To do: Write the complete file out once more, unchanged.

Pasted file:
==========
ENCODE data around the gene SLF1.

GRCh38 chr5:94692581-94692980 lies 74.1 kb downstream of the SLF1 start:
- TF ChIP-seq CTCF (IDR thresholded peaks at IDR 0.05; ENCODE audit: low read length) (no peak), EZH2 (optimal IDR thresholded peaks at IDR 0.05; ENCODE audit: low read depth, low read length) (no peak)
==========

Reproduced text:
ENCODE data around the gene SLF1.

GRCh38 chr5:94692581-94692980 lies 74.1 kb downstream of the SLF1 start:
- TF ChIP-seq CTCF (IDR thresholded peaks at IDR 0.05; ENCODE audit: low read length) (no peak), EZH2 (optimal IDR thresholded peaks at IDR 0.05; ENCODE audit: low read depth, low read length) (no peak)